I will not die an unlived life,
I will not live in fear
of falling or catching fire.
I choose to inhabit my days,
to allow my living to open me,
to make me less afraid,
to loosen my heart
until it becomes a wing,
a torch, a promise…
I had a beautiful time with God this morning – a time of total stillness and peace. I felt blessed by it and then was blessed further by this reading from Celtic daily prayer. These words describe my experience this morning, a sense of the Lord opening me and filling me with His peace.
We are all offered this opportunity to be still with God and in the stillness meet him and allow him to loosen our hearts and bring a lightness to us which allows him to be the light within that glows without offering the promise of a life eternal …
If you feel that this is something that you would like to do I use an app called the centering prayer and below is some information about how it can bless your prayer life.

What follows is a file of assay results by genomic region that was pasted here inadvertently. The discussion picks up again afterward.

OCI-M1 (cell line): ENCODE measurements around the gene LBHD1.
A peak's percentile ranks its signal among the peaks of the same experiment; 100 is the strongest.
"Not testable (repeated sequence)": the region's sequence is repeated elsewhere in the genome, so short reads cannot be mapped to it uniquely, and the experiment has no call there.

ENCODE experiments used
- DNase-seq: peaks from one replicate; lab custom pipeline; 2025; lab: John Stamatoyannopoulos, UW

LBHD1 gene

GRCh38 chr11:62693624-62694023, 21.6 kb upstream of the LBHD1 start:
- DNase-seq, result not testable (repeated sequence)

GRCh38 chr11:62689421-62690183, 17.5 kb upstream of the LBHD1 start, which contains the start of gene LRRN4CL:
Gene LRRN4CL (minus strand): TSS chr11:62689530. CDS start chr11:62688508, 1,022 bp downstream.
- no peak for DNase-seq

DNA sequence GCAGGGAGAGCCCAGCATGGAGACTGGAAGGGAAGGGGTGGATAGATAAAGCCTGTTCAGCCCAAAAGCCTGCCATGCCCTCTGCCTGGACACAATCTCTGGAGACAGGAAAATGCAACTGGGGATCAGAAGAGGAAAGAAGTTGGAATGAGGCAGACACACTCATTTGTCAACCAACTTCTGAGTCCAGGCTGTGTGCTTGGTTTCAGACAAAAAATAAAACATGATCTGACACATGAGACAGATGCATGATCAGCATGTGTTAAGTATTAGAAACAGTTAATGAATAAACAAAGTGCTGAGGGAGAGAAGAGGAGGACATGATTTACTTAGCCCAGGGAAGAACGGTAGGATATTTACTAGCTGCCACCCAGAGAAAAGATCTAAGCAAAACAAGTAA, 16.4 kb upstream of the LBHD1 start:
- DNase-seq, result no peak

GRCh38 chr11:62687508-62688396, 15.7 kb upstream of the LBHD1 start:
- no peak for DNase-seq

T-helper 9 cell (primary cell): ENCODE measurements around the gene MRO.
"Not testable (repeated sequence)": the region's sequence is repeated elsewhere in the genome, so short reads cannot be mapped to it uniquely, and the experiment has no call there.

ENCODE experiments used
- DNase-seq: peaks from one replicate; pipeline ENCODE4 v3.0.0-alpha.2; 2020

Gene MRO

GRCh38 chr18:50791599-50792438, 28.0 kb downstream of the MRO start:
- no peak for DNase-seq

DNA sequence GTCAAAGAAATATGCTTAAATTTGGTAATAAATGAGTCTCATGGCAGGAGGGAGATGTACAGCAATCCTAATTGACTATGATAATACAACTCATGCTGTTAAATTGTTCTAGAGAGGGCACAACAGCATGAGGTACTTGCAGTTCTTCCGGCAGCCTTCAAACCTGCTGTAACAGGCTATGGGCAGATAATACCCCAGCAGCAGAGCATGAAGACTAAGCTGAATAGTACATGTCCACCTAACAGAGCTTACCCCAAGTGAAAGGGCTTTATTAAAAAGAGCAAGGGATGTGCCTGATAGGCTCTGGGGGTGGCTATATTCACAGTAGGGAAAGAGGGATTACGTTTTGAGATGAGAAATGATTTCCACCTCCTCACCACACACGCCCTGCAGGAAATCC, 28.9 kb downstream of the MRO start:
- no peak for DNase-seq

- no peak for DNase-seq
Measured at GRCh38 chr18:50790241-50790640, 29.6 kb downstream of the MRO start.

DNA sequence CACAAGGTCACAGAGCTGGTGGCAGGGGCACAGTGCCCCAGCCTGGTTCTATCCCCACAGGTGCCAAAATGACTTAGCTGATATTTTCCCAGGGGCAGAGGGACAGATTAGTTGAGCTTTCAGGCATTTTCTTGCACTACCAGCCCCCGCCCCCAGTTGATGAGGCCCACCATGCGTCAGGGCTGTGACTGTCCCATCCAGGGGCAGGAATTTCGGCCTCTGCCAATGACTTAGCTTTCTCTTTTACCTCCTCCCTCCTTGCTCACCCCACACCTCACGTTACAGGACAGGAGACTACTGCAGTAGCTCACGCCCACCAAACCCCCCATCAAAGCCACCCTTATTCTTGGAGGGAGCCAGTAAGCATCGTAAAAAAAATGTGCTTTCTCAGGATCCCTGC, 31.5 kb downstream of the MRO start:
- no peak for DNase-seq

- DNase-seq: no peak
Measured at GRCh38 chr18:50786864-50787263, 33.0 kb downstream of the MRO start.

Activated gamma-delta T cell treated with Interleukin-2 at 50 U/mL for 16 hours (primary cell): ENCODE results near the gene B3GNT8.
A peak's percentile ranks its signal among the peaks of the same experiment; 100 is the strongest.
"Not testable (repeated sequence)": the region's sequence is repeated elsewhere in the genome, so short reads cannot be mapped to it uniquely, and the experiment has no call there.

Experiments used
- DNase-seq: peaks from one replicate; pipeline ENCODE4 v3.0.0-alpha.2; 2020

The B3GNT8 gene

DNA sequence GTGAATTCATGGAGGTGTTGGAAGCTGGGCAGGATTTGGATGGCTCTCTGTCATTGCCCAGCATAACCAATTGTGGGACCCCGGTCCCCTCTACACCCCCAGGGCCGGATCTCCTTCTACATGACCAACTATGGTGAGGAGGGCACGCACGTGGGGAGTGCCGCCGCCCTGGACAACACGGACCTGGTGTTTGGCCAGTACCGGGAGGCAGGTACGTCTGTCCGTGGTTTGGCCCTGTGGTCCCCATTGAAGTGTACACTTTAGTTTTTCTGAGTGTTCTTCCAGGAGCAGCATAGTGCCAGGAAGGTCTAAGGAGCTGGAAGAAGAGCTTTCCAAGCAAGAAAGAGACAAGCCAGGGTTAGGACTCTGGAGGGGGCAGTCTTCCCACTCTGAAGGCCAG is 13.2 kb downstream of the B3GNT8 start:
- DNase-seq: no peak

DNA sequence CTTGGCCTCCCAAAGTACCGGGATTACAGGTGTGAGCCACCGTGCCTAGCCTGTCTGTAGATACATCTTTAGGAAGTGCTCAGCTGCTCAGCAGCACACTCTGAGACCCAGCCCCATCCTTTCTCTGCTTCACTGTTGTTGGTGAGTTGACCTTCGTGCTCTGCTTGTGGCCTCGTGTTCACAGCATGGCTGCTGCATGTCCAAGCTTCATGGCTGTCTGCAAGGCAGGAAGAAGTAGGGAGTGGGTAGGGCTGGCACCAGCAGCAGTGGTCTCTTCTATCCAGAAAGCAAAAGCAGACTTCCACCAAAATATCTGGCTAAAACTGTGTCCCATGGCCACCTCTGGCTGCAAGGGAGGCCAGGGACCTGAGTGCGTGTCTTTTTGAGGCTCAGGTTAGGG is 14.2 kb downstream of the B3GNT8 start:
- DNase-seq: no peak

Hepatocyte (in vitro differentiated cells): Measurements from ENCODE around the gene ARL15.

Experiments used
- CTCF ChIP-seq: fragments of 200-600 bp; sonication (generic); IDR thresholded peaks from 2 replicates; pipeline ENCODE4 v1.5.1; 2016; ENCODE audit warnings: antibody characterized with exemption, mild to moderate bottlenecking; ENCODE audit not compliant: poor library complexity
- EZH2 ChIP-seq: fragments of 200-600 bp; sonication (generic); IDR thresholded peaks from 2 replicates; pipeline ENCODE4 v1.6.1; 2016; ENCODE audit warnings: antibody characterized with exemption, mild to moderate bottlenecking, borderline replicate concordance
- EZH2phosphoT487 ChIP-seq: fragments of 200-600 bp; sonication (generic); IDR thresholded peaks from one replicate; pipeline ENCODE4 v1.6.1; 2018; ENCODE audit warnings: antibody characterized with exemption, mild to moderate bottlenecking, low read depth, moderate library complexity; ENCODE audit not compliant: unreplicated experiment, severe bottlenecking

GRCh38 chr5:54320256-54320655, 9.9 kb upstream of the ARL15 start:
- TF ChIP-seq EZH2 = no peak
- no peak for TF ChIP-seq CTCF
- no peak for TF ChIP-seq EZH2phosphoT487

“God’s first word is silence.”-Thomas Keating
Centering Prayer is a method of silent prayer that prepares us to receive the gift of contemplative prayer, prayer in which we experience God’s presence within us, closer than breathing, closer than thinking, closer than consciousness itself. This method of prayer is both a relationship with God and a discipline to foster that relationship. Centering Prayer is not meant to replace other kinds of prayer; rather it casts a new light and depth of meaning on them. Centering Prayer is an ancient method of Christian prayer adapted for modern times by Fathers Thomas Keating, William Meninger and Basil Pennington.
The Centering Prayer application will support your daily prayer practice commitment. Beautiful and peaceful, the app includes an adjustable timer, as well as opening and closing prayer options that you may read before and after your silent prayer time. An assortment of sounds and backgrounds allow you to choose the type of environment you want to create for your prayer time. Brief instructions for learning Centering Prayer are also included.
Rev Helen Lambert